We get many emails from our awesome readers and viewers. As questions filter into our inbox (email@example.com), we try to answer them as quickly as we can.
This question comes from Adam, who asks:
I was looking at the golf but I am concerned about reliability. Are these cars with the automatic transmission reliable? I keep hearing mixed reviews on the Internet. I like the GTI, but I know that they have had trouble with the DSG (Dual Clutch) transmission. Have they fixed this issue?
You Picked the Right Nerd
As I own a 2015 Golf GTI, I was chosen to answer this question, to the best of my Volkswagen-nerd ability.
I will start by saying that I don’t actually own a dual-clutch GTI. I own a 6-speed manual version instead. However, I have plenty of experience driving the dual-clutch, as we’ve borrowed several examples from Volkswagen.
On the whole, I feel the DSG is an excellent transmission option. In fact, if you were buying a Golf R, I would suggest you buy that over the manual. It shifts quickly, holds gears well, and makes normal driving as comfortable as any automatic, for the most part.
Now, it appears Adam was asking about both the regular Golf and the GTI. The Mk7 Golf comes with a 6-speed automatic instead of a DSG. Volkswagen made the dual-clutch transmission an option on the GTI and Golf R.
Stop-and-Go? You may want the automatic.
From my experience in the community, I have not heard tons of horror stories about reliability with the DSG, or the automatic in the regular Golf. Plus, if you are buying the car new, you’ll have a warranty to cover any maintenance headaches for the first 6 years or 72,000 miles. Though, I have heard of a couple headaches to consider before buying a DSG-equipped GTI.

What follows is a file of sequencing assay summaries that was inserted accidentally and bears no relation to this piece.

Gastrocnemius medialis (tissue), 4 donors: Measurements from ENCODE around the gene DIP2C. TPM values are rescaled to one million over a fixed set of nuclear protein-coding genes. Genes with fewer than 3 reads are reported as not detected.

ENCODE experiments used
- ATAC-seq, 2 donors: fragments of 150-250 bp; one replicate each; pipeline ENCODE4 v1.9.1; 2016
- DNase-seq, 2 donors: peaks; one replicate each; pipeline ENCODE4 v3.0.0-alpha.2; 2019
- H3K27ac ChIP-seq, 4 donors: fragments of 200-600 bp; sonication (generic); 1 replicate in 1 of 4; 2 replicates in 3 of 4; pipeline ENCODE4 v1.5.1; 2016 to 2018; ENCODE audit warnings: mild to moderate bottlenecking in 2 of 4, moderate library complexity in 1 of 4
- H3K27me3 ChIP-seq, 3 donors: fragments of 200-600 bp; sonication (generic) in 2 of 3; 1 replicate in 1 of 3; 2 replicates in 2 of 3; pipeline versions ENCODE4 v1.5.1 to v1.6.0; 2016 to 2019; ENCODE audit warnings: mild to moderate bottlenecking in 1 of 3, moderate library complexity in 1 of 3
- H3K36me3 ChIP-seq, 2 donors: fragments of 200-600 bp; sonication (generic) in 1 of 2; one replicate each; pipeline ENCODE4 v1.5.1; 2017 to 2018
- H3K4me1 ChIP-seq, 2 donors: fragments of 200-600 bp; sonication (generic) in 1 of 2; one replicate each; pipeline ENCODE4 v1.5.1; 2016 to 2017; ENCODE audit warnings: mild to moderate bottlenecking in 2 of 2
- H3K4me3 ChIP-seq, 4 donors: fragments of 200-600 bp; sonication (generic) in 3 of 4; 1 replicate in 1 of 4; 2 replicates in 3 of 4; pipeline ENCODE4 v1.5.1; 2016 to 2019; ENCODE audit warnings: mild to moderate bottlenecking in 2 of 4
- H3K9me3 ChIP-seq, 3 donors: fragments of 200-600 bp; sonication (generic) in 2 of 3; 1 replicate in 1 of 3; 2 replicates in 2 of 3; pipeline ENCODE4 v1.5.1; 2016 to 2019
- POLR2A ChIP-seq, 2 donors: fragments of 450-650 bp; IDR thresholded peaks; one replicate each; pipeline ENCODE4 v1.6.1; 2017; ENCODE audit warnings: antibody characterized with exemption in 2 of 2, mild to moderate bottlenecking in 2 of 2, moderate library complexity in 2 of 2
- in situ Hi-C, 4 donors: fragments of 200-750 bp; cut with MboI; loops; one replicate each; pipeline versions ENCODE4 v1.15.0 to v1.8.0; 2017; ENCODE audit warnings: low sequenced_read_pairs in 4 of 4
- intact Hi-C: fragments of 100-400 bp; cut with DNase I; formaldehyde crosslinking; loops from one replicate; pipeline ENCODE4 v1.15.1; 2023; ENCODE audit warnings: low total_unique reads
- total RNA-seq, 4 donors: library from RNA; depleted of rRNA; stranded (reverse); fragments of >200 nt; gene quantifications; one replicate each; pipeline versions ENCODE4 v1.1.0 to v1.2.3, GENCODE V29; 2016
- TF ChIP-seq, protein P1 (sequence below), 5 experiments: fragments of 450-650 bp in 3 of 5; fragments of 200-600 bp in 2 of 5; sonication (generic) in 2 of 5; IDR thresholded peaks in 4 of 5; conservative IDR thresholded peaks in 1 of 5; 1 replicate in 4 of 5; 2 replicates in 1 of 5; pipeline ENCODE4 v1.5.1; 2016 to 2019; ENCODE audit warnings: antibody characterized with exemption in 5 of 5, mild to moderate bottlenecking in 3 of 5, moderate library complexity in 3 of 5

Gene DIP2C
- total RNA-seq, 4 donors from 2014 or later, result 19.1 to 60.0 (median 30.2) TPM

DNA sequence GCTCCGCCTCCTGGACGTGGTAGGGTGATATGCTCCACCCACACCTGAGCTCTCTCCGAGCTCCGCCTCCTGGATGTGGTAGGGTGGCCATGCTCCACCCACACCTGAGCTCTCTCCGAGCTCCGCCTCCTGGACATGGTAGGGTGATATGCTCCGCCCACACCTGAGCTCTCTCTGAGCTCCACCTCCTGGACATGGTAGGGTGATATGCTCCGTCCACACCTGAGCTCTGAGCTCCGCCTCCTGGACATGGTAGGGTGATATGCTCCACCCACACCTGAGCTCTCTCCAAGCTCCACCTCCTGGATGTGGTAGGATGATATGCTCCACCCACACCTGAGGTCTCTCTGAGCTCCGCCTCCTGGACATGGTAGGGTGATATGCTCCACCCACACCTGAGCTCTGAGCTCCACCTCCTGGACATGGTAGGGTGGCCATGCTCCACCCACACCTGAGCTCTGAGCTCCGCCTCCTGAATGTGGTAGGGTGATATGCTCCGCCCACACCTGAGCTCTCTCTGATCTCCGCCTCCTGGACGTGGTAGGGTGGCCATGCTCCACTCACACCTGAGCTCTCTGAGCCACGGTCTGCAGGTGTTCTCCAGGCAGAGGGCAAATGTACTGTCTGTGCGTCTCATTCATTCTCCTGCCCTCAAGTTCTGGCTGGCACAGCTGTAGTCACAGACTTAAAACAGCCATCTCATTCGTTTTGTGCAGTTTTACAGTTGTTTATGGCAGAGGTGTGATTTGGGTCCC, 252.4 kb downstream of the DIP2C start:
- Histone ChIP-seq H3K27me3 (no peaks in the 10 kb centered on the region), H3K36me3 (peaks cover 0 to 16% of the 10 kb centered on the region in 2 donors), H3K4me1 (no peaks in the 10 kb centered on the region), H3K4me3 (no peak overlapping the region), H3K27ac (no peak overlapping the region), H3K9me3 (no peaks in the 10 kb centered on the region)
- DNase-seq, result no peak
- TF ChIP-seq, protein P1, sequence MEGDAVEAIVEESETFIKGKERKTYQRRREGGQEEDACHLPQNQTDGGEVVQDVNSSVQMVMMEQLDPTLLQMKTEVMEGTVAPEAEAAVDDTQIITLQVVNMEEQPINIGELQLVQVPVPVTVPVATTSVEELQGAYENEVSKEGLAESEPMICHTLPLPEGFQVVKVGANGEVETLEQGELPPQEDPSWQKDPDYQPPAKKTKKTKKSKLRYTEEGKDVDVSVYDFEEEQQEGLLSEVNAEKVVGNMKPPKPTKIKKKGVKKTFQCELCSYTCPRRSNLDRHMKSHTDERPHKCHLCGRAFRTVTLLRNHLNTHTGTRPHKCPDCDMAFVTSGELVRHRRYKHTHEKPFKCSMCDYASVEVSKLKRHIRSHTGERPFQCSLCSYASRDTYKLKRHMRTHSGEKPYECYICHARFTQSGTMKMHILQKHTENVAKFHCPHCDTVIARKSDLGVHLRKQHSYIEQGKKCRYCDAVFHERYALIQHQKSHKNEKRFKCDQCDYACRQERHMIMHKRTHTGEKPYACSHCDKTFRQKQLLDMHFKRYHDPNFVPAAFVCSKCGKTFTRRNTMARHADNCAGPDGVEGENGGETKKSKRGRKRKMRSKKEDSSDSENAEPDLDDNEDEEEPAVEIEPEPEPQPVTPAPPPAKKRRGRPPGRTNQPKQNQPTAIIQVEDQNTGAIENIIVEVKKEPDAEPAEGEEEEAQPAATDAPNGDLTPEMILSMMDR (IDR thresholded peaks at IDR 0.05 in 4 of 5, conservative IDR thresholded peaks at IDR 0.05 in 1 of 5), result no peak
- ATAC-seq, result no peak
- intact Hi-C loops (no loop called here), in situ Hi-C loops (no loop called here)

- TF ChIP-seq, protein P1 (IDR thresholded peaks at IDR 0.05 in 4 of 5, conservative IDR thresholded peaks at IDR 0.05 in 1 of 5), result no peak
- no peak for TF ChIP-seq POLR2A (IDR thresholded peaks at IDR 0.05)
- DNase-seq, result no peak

Adam informed us that he spends a lot of time commuting in stop-and-go traffic. This is an area where many dual-clutch transmissions struggle, including the GTI. Because of the way a dual-clutch is constructed, there is no torque converter like a typical automatic. So, the car has to slip the clutch to mimic the action of a torque converter. This can make the car jerky while driving in heavy traffic. It’s not as painful for some as driving a manual, but it’s less ideal than an automatic.
The other thing to consider is Volkswagen’s 40,000-mile service interval for the DSG. This is a process that requires dropping the oil pan, replacing costly transmission fluid, and replacing the filter. Altogether, due to the time that it takes to complete, the service will cost you a pretty penny – at least $400. And you pretty much have to do it every 40,000 miles, or else you may damage your transmission. This is not related to the 40,000-mile general service that VW also recommends, on top of servicing the DSG transmission.
Should You Buy One?
My advice is this: Reliability is not a huge concern. However, the DSG has some headaches that come with ownership, like any other dual-clutch out there. If you can live with the downsides, then it’s an excellent choice.
The car itself I cannot recommend enough. It’s incredibly fun to drive, great on gas, and can fit a whole bedroom’s worth of stuff from Ikea in the back. Trust me, as a recent college graduate, I would know.
Thanks to Adam for sending in the question, and letting me flex my Volkswagen knowledge a little. If you have any questions, like Adam, feel free to send them in to firstname.lastname@example.org and we will do our best to answer them.
Tommy and I filmed a comprehensive video on the recently facelifted Mk 7.5 Golf GTI. To find out everything you need to know, check out the video below: